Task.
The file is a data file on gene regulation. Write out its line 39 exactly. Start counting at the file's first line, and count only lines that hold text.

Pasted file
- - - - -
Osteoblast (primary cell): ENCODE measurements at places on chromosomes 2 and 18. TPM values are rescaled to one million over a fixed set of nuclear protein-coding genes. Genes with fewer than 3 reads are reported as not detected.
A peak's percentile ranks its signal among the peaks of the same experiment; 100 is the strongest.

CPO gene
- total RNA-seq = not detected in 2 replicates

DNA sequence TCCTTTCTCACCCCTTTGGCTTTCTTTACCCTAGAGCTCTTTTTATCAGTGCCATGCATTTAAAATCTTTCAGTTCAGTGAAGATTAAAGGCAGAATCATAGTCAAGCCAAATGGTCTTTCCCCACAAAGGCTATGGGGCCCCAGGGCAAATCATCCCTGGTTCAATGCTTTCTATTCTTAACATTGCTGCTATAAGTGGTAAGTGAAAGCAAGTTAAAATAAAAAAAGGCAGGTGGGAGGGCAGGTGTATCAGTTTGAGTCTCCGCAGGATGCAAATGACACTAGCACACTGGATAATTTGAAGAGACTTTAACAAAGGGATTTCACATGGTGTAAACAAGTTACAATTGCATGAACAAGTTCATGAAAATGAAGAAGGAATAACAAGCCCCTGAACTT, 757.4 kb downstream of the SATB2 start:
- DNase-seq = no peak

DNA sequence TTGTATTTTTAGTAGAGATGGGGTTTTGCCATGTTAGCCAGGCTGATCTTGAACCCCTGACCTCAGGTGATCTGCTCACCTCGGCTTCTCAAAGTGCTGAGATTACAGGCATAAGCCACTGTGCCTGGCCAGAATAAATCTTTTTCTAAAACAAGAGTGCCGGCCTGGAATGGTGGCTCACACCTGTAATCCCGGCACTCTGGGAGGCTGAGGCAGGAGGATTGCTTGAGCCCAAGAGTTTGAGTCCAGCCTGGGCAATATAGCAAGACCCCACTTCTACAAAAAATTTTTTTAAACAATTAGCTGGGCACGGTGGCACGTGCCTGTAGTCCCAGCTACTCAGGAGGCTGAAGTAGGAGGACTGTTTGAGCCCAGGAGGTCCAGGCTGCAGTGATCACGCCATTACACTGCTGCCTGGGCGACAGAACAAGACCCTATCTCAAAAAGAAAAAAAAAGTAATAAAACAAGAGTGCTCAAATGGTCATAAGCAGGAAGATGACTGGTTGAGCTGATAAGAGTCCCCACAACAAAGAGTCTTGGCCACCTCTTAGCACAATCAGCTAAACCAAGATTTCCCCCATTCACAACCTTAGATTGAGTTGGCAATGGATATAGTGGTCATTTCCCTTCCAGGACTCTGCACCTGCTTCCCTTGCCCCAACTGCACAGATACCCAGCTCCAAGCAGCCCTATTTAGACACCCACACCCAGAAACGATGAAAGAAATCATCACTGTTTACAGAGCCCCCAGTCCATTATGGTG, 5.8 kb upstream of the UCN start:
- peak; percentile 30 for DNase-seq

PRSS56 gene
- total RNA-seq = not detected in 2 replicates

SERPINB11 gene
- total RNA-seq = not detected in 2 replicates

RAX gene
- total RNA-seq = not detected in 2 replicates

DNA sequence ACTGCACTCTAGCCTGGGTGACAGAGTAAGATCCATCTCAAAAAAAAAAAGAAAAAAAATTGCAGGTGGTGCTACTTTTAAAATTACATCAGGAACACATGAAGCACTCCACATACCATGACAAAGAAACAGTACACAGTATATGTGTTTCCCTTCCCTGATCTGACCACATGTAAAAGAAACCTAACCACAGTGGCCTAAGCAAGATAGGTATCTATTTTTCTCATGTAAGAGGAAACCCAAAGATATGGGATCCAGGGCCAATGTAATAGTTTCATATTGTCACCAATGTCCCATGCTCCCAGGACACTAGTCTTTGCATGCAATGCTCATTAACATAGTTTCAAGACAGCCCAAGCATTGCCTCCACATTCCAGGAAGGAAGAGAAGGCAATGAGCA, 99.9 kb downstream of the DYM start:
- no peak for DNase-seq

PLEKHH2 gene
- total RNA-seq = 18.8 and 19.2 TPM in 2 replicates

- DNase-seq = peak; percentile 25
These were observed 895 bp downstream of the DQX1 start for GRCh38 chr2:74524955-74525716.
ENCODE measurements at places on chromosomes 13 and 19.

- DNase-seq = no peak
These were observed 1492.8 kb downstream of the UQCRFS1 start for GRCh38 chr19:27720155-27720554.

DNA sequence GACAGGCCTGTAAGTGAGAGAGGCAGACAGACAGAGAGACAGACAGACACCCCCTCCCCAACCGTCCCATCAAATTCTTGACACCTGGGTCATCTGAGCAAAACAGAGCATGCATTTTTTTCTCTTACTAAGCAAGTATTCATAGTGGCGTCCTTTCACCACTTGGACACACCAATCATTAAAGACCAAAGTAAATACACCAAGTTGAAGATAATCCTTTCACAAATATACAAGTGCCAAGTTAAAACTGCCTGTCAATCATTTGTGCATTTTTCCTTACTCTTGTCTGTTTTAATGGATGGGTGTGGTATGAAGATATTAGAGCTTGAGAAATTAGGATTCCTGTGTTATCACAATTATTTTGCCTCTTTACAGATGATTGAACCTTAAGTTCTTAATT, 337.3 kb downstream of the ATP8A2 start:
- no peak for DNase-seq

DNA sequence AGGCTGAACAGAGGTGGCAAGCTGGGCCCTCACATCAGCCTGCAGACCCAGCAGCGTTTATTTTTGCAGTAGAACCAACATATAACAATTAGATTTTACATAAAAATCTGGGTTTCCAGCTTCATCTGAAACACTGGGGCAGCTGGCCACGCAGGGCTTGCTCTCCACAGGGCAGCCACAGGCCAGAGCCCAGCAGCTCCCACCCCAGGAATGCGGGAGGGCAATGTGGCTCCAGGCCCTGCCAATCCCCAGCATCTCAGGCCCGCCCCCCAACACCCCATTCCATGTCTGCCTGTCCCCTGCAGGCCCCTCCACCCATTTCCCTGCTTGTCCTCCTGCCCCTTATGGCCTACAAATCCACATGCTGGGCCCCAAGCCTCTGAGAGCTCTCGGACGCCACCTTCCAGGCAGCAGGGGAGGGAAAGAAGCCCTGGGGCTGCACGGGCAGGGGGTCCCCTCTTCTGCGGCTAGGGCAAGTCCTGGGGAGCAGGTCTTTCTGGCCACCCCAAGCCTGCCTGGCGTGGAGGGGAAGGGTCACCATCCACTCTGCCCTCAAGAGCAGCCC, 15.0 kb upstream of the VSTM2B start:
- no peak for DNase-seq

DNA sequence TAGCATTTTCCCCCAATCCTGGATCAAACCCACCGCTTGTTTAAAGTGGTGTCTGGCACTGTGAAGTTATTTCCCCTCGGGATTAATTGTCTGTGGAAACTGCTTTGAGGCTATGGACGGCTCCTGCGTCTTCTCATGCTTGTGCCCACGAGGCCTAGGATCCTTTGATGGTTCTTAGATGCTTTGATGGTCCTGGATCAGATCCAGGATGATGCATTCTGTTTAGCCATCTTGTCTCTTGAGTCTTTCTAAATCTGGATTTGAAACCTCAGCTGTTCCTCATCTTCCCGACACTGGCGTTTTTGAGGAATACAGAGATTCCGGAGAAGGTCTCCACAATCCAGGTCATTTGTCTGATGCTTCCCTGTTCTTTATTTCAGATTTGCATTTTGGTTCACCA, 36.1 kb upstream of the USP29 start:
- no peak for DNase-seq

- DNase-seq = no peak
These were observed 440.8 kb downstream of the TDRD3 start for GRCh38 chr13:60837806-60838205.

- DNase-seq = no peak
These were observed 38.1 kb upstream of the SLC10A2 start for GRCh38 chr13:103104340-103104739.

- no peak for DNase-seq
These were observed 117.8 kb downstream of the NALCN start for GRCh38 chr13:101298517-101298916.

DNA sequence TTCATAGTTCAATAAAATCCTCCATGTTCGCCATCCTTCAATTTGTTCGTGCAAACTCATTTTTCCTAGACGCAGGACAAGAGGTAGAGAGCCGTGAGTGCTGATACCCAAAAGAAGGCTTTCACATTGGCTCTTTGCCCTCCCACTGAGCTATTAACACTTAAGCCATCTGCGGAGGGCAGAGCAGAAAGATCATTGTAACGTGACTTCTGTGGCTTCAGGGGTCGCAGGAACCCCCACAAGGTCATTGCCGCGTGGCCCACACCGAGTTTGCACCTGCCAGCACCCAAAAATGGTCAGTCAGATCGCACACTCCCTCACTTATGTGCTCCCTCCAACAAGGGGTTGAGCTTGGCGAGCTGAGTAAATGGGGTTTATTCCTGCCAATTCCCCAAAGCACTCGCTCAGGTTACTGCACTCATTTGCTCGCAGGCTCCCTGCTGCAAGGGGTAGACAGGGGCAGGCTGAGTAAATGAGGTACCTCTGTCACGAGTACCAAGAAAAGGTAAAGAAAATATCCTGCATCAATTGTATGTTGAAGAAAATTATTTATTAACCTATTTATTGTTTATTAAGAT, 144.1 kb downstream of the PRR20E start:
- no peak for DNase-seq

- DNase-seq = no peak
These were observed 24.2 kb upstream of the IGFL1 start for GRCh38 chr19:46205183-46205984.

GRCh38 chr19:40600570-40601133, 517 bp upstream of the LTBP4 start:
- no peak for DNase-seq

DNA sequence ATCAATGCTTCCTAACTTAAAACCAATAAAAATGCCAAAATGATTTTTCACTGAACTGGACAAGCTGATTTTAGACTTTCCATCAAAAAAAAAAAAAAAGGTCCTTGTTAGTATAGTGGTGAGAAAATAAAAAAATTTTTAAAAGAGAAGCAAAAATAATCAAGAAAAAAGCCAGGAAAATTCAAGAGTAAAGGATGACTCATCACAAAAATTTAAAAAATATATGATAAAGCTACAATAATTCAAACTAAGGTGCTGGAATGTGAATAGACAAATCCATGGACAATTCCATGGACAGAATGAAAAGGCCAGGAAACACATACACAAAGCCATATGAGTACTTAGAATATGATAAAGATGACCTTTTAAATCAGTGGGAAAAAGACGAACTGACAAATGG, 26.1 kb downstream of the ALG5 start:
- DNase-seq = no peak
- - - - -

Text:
These were observed 24.2 kb upstream of the IGFL1 start for GRCh38 chr19:46205183-46205984.